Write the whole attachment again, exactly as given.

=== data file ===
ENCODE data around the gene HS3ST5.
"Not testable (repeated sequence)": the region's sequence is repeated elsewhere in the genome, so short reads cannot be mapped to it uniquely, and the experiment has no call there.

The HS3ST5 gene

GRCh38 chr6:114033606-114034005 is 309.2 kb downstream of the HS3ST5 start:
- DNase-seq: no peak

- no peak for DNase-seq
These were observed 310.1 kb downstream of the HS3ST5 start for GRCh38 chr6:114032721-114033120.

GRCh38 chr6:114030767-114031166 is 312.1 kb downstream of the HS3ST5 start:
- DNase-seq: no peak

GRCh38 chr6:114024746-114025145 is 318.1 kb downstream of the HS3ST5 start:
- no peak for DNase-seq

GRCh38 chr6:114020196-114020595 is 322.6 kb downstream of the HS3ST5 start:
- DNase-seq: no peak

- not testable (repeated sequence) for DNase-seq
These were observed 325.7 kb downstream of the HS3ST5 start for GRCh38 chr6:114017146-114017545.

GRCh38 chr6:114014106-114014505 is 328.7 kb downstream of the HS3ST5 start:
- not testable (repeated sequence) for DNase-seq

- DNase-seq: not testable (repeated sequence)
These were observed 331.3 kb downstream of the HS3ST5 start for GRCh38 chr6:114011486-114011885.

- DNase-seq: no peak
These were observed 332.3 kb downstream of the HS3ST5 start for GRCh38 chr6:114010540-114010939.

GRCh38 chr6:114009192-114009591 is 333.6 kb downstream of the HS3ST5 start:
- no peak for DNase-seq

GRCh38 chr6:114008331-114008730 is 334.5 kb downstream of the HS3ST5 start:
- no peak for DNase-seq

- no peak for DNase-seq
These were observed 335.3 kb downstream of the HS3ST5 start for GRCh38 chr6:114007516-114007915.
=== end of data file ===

ENCODE data around the gene HS3ST5.
"Not testable (repeated sequence)": the region's sequence is repeated elsewhere in the genome, so short reads cannot be mapped to it uniquely, and the experiment has no call there.

The HS3ST5 gene

GRCh38 chr6:114033606-114034005 is 309.2 kb downstream of the HS3ST5 start:
- DNase-seq: no peak

- no peak for DNase-seq
These were observed 310.1 kb downstream of the HS3ST5 start for GRCh38 chr6:114032721-114033120.

GRCh38 chr6:114030767-114031166 is 312.1 kb downstream of the HS3ST5 start:
- DNase-seq: no peak

GRCh38 chr6:114024746-114025145 is 318.1 kb downstream of the HS3ST5 start:
- no peak for DNase-seq

GRCh38 chr6:114020196-114020595 is 322.6 kb downstream of the HS3ST5 start:
- DNase-seq: no peak

- not testable (repeated sequence) for DNase-seq
These were observed 325.7 kb downstream of the HS3ST5 start for GRCh38 chr6:114017146-114017545.

GRCh38 chr6:114014106-114014505 is 328.7 kb downstream of the HS3ST5 start:
- not testable (repeated sequence) for DNase-seq

- DNase-seq: not testable (repeated sequence)
These were observed 331.3 kb downstream of the HS3ST5 start for GRCh38 chr6:114011486-114011885.

- DNase-seq: no peak
These were observed 332.3 kb downstream of the HS3ST5 start for GRCh38 chr6:114010540-114010939.

GRCh38 chr6:114009192-114009591 is 333.6 kb downstream of the HS3ST5 start:
- no peak for DNase-seq

GRCh38 chr6:114008331-114008730 is 334.5 kb downstream of the HS3ST5 start:
- no peak for DNase-seq

- no peak for DNase-seq
These were observed 335.3 kb downstream of the HS3ST5 start for GRCh38 chr6:114007516-114007915.